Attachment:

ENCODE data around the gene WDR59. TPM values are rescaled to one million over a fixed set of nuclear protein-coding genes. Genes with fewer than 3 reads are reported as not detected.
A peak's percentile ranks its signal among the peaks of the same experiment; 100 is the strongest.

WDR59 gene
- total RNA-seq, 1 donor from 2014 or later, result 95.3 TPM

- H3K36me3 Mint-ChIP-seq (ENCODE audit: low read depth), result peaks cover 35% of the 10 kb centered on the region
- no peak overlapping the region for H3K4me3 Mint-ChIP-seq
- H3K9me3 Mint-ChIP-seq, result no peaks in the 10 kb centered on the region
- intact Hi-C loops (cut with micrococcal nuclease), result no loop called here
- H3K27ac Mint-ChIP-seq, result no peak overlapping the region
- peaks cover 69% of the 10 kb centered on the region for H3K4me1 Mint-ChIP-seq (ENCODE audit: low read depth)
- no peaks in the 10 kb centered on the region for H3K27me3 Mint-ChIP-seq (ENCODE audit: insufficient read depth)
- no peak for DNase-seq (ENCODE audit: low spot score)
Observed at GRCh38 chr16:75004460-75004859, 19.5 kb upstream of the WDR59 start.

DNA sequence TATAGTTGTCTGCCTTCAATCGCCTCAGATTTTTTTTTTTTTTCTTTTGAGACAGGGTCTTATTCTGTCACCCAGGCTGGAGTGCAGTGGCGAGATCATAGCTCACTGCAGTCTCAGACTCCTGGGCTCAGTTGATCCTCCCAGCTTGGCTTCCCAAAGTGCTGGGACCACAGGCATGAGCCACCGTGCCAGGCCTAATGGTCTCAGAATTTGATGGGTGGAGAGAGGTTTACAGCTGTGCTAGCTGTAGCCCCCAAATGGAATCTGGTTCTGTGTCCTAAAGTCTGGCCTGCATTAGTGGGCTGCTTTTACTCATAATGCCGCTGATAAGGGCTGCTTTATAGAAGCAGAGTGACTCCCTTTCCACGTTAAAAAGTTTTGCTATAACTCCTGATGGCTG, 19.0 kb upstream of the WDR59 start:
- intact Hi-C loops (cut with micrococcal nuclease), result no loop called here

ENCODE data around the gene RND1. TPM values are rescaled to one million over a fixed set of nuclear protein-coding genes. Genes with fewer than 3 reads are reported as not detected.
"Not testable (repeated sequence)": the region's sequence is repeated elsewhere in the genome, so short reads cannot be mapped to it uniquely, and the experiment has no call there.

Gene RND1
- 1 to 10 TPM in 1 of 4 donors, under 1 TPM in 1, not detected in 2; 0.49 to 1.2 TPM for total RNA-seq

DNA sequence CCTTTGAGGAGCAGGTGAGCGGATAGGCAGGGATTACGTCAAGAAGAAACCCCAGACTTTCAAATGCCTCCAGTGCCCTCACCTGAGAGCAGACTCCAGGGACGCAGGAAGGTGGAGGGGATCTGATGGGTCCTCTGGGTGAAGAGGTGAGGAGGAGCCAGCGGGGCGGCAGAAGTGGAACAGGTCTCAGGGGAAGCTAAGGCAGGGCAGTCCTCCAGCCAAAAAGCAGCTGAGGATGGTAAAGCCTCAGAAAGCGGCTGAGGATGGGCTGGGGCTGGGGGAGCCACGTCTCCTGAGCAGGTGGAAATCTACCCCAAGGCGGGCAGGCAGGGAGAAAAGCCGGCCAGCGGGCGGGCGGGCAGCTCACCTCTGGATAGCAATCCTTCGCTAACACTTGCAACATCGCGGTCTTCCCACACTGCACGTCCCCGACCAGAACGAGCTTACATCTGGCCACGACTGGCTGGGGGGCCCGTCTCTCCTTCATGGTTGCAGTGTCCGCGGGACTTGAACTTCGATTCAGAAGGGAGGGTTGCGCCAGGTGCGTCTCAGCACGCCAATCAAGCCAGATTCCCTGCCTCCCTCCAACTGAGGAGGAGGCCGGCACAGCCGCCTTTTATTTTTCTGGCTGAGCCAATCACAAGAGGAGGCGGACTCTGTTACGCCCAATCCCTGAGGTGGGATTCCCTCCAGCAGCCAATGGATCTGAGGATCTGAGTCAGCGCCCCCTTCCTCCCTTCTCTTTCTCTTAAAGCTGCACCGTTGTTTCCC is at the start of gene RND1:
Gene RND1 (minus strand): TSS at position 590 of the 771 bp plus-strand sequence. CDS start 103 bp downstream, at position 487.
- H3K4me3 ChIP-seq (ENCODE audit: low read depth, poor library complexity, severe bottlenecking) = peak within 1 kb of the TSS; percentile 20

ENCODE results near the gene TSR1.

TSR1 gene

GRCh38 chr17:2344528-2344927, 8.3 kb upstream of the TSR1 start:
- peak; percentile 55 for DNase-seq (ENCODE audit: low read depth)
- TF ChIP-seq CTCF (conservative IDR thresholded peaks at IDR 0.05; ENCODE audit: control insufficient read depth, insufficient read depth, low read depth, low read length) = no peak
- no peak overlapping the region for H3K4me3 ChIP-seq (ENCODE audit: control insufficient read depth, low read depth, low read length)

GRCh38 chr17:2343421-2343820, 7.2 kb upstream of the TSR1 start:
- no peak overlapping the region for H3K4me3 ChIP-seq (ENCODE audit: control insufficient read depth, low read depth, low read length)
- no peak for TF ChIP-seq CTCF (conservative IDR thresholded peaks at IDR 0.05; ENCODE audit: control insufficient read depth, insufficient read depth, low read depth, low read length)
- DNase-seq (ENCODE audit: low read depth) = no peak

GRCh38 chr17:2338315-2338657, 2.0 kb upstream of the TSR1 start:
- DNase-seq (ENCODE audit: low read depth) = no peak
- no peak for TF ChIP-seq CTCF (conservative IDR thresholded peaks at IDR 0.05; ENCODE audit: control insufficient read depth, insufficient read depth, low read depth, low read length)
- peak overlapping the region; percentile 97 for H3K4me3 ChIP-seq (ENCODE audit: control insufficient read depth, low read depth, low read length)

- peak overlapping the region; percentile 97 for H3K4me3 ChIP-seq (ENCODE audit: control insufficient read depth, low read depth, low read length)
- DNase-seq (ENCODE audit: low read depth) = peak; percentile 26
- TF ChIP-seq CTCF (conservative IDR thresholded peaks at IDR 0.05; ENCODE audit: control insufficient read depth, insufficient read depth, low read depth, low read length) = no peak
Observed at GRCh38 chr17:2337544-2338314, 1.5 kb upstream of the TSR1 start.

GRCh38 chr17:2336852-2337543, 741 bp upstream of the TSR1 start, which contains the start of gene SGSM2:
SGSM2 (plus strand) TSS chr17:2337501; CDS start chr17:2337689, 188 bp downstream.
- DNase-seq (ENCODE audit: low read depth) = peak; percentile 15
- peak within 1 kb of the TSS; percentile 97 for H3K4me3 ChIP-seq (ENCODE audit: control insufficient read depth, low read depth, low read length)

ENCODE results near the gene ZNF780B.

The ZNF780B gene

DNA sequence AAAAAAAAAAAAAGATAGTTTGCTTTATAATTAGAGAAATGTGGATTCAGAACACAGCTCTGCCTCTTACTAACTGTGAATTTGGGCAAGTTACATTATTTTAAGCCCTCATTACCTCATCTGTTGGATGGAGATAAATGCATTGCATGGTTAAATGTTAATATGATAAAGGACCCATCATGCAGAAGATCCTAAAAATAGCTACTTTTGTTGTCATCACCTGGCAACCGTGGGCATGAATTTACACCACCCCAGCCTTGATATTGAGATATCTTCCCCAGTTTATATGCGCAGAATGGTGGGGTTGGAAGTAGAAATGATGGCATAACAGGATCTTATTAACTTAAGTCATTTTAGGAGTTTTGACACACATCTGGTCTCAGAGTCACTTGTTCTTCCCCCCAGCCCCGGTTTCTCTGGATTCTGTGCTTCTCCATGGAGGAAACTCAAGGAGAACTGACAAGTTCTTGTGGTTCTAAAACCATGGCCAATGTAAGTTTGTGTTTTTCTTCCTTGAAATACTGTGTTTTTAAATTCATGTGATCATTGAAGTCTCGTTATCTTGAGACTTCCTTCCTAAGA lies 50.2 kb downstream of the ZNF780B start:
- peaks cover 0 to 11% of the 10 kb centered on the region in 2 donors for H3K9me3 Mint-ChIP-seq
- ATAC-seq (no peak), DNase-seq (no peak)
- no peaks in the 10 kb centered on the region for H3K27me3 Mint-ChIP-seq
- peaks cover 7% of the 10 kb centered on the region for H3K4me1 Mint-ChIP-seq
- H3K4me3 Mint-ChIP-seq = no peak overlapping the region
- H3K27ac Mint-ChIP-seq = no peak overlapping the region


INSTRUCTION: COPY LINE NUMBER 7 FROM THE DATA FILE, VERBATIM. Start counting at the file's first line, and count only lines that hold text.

- H3K9me3 Mint-ChIP-seq, result no peaks in the 10 kb centered on the region